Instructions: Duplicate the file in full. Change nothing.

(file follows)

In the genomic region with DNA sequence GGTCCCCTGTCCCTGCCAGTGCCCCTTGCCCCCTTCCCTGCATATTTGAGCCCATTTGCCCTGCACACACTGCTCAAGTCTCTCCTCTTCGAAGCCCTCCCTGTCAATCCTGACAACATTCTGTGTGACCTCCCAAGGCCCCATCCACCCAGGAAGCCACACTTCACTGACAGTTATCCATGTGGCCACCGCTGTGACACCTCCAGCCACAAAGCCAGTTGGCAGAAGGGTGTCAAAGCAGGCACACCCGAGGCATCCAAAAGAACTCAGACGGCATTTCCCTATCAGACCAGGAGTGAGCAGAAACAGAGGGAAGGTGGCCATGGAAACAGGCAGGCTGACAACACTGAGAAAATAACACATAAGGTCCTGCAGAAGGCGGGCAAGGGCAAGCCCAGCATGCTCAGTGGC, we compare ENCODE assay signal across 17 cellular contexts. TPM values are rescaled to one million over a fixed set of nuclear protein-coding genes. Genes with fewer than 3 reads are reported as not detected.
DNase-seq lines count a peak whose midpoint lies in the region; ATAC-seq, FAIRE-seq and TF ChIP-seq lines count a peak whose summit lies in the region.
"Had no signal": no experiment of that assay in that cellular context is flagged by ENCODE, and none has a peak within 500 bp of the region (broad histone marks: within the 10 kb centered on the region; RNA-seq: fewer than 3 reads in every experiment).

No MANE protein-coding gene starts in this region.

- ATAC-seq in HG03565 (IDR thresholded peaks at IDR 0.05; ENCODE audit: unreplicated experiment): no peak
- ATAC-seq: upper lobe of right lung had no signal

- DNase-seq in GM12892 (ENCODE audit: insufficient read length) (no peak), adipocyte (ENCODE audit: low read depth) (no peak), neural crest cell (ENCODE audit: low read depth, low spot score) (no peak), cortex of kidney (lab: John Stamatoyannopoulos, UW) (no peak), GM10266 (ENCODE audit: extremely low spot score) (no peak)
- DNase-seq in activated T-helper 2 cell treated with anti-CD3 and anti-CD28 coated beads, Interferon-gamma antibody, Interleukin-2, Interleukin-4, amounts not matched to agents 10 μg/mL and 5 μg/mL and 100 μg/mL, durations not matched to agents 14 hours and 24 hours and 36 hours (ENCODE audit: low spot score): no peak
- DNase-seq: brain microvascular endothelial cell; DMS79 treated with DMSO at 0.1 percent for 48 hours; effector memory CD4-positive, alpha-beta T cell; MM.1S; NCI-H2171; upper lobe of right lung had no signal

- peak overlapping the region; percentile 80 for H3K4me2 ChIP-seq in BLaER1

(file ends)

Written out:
In the genomic region with DNA sequence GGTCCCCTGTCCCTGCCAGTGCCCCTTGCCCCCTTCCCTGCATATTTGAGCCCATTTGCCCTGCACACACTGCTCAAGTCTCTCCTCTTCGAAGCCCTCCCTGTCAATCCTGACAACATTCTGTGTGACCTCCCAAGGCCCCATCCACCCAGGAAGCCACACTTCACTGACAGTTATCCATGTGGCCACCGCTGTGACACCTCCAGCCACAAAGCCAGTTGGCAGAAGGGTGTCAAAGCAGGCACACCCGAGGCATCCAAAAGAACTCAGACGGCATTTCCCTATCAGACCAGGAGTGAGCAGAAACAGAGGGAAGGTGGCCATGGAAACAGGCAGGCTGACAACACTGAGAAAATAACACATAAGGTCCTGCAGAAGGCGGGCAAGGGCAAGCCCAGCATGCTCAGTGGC, we compare ENCODE assay signal across 17 cellular contexts. TPM values are rescaled to one million over a fixed set of nuclear protein-coding genes. Genes with fewer than 3 reads are reported as not detected.
DNase-seq lines count a peak whose midpoint lies in the region; ATAC-seq, FAIRE-seq and TF ChIP-seq lines count a peak whose summit lies in the region.
"Had no signal": no experiment of that assay in that cellular context is flagged by ENCODE, and none has a peak within 500 bp of the region (broad histone marks: within the 10 kb centered on the region; RNA-seq: fewer than 3 reads in every experiment).

No MANE protein-coding gene starts in this region.

- ATAC-seq in HG03565 (IDR thresholded peaks at IDR 0.05; ENCODE audit: unreplicated experiment): no peak
- ATAC-seq: upper lobe of right lung had no signal

- DNase-seq in GM12892 (ENCODE audit: insufficient read length) (no peak), adipocyte (ENCODE audit: low read depth) (no peak), neural crest cell (ENCODE audit: low read depth, low spot score) (no peak), cortex of kidney (lab: John Stamatoyannopoulos, UW) (no peak), GM10266 (ENCODE audit: extremely low spot score) (no peak)
- DNase-seq in activated T-helper 2 cell treated with anti-CD3 and anti-CD28 coated beads, Interferon-gamma antibody, Interleukin-2, Interleukin-4, amounts not matched to agents 10 μg/mL and 5 μg/mL and 100 μg/mL, durations not matched to agents 14 hours and 24 hours and 36 hours (ENCODE audit: low spot score): no peak
- DNase-seq: brain microvascular endothelial cell; DMS79 treated with DMSO at 0.1 percent for 48 hours; effector memory CD4-positive, alpha-beta T cell; MM.1S; NCI-H2171; upper lobe of right lung had no signal

- peak overlapping the region; percentile 80 for H3K4me2 ChIP-seq in BLaER1